‘As a universal bank, RBL must diversify its loan offerings’

The lender will now prioritise diversifying its loan book to branch out beyond its niche of credit cards and microfinance into housing loans and vehicle finance, he said. Edited excerpts:

R Subramaniakumar

The asset quality metrics of RBL Bank offer no reason for alarm, newly-appointed MD & CEO R Subramaniakumar told Shritama Bose. The lender will now prioritise diversifying its loan book to branch out beyond its niche of credit cards and microfinance into housing loans and vehicle finance, he said. Edited excerpts:

Your image as a turnaround guy has led to some concerns about RBL’s asset quality situation. How would you react to that?

I will draw your attention to the March 2022 balance sheet and the management commentary associated with that. The net NPA is down to 1.34%. The provision coverage ratio is at 70% without technical write-offs. If you add technical write-offs, it goes up to 80%. I also don’t remember seeing any divergence. As per the regulator’s directions, any divergence which they notify in their report of the risk-based internal audit, banks must declare along with the results. So, there is no divergence between the NPAs recognised and the regulator’s assessment.

How will you approach the bank’s asset portfolio?

The strategy paper drafted by the bank and approved by the regulator says the diversification of retail disbursements is going to be far and wide on the liability and asset sides. On the assets side, we will be venturing deep into rural areas for two-wheelers and used-car finance. The third will be housing loans, which we have started. I also have a lot of ideas about retail expansion. When I was at Indian Overseas Bank, retail, agri and MSME accounted for 65-70% of all assets. That gives us a chance to strengthen the balance sheet and leverage the capital availability. Another point in the strategy paper is that they want to spread the retail liability products and try to on-board more retail customers. That makes stable and sustainable inflows available for long-term loans like housing loans.

What will be your immediate focus?

The immediate point is that I want the entire management team to work along with me. Rather, I would say that I am joining their team to make the dreams of RBL, its investors and other stakeholders to be fulfilled. As I look at the vision of this bank, adding value to stakeholders is the bottom line of the bank. Rajeev Ahuja has made a very categorical statement that he’ll stay put to work along with me and take the bank to the next level. We want to move from RBL 1.0, which we have seen in the last one decade, to RBL 2.0, which will be done in half the time. For this, the steps that need to be taken are spreading the risk, spreading the concentration of the portfolio, introducing new products and increasing the wallet share of the customers with whom we have existing relationships. We are undertaking universal banking and we are not one of the single-product companies or NBFCs. So we have to increase the product verticals and product lines. I would like to convey to the investor community that as RBL 1.0, the bank has taken the leadership position in some areas like credit cards and microfinance. These have been adequately provided for wherever the risk has been assessed by the management. While retaining these niche areas of strength, we will add multiple verticals which will be high-income and capital-light.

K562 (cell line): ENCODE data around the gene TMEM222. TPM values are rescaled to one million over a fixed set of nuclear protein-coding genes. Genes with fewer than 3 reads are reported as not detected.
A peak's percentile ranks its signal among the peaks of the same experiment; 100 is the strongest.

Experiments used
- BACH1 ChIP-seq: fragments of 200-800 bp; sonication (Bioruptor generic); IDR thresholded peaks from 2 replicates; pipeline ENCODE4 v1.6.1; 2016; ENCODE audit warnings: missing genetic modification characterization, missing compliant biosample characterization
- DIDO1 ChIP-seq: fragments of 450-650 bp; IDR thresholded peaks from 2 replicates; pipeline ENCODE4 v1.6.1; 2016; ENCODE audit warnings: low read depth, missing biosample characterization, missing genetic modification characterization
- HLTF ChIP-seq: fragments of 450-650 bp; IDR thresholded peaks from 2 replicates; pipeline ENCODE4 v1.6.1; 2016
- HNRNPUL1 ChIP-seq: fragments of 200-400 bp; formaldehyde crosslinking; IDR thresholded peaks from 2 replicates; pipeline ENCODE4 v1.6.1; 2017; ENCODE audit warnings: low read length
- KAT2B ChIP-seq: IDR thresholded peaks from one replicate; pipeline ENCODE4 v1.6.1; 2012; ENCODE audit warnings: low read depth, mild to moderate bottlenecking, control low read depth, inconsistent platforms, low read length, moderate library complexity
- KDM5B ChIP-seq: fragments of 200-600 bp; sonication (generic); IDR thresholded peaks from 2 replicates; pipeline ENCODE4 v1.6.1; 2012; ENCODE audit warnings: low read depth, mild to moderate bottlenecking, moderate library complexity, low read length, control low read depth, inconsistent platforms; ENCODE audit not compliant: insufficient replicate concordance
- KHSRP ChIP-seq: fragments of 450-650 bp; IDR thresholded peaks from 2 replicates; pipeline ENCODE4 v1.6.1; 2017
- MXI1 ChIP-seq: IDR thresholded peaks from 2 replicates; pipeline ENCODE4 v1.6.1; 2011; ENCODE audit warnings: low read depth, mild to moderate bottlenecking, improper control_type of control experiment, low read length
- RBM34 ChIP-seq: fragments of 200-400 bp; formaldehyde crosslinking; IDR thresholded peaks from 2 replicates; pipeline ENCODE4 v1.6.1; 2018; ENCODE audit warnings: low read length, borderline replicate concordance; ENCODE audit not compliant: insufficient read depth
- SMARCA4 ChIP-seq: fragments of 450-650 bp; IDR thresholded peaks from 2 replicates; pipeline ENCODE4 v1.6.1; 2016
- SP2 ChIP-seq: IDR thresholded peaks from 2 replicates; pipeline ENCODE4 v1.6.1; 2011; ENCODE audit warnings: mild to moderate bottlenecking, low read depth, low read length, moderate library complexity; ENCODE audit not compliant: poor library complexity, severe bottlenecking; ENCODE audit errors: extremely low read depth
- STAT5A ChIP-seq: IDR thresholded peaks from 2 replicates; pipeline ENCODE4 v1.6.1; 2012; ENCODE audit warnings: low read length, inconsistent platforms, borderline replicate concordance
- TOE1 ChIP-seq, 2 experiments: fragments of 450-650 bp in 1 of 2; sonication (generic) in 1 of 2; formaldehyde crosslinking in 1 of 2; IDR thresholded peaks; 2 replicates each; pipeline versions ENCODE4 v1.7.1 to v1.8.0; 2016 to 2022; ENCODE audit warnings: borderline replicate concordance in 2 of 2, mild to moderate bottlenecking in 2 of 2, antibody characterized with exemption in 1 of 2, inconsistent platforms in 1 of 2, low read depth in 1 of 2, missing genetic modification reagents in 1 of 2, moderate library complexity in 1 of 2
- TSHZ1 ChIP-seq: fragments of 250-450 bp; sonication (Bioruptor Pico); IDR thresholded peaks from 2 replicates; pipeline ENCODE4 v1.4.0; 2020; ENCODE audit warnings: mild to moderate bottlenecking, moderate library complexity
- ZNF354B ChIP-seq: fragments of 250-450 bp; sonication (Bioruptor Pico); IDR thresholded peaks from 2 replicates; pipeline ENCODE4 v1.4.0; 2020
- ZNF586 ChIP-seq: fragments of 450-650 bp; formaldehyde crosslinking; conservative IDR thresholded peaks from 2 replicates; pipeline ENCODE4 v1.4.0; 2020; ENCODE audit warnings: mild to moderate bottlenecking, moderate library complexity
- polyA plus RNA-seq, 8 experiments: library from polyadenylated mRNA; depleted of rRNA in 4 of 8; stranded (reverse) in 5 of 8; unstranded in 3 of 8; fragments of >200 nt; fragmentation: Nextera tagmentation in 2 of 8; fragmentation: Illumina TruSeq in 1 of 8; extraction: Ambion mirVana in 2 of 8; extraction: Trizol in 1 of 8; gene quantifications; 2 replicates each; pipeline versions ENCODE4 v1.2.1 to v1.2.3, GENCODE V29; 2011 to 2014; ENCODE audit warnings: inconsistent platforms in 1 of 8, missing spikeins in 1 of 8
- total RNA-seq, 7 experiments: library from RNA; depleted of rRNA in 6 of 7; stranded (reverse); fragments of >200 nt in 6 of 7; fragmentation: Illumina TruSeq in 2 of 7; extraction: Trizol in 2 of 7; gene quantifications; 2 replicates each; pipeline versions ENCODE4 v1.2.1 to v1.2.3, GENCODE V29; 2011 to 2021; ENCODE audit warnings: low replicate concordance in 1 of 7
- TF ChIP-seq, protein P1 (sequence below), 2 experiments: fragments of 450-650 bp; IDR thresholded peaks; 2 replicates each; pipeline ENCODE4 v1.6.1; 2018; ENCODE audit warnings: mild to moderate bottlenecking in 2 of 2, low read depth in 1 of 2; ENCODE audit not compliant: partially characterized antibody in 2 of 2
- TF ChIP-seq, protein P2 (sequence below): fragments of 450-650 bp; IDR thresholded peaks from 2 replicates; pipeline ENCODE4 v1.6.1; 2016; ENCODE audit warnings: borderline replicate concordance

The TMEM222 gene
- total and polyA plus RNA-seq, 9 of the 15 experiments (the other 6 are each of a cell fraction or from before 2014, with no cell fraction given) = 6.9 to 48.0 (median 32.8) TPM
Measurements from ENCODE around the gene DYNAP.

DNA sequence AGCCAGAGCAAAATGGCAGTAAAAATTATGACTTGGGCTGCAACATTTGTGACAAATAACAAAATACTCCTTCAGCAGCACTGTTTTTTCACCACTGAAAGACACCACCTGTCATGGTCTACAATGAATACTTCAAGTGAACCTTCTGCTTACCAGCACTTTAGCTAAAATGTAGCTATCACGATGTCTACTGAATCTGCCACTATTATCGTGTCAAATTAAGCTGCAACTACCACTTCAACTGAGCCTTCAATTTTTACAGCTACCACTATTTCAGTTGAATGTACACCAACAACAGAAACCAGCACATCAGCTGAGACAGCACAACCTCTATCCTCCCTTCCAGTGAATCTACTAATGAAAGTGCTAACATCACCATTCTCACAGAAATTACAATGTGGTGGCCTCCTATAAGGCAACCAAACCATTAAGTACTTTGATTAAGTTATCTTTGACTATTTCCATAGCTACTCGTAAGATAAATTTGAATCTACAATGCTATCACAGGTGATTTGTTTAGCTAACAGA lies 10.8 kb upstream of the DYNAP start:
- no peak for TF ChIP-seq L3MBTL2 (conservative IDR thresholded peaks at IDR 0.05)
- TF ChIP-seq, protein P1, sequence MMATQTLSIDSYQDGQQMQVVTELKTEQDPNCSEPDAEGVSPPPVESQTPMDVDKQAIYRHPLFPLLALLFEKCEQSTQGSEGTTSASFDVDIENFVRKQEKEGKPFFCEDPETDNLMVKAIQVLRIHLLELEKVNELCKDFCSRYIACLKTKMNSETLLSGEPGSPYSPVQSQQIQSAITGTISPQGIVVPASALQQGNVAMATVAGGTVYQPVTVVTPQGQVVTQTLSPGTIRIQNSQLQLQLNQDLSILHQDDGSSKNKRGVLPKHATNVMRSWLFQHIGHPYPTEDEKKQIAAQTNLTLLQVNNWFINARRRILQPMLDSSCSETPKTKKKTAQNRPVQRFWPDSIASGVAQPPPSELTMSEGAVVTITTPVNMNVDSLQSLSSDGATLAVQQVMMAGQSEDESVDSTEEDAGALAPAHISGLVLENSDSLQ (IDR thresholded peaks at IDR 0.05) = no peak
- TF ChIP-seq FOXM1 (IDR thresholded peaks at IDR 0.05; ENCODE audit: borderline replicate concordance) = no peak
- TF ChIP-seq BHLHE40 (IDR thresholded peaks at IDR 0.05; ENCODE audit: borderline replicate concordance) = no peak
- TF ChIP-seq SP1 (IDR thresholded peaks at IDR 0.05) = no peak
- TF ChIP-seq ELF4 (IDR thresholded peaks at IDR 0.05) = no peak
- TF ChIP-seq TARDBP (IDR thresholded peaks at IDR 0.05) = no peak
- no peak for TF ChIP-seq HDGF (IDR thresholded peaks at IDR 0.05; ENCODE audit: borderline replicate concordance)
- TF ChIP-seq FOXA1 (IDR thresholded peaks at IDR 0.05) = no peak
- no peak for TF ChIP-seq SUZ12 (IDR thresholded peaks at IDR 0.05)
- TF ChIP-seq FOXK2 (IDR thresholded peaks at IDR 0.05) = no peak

Will that hurt margins?

There will definitely be a few basis points’ impact. We are retaining the proposition of these two products, so the continuous flow will be there. When the size of the pie increases with new products, there will be a small realignment. One has to have long-term sustainability as well as long-term growth. How exactly the realignment pans out, we’ll have to wait and see.

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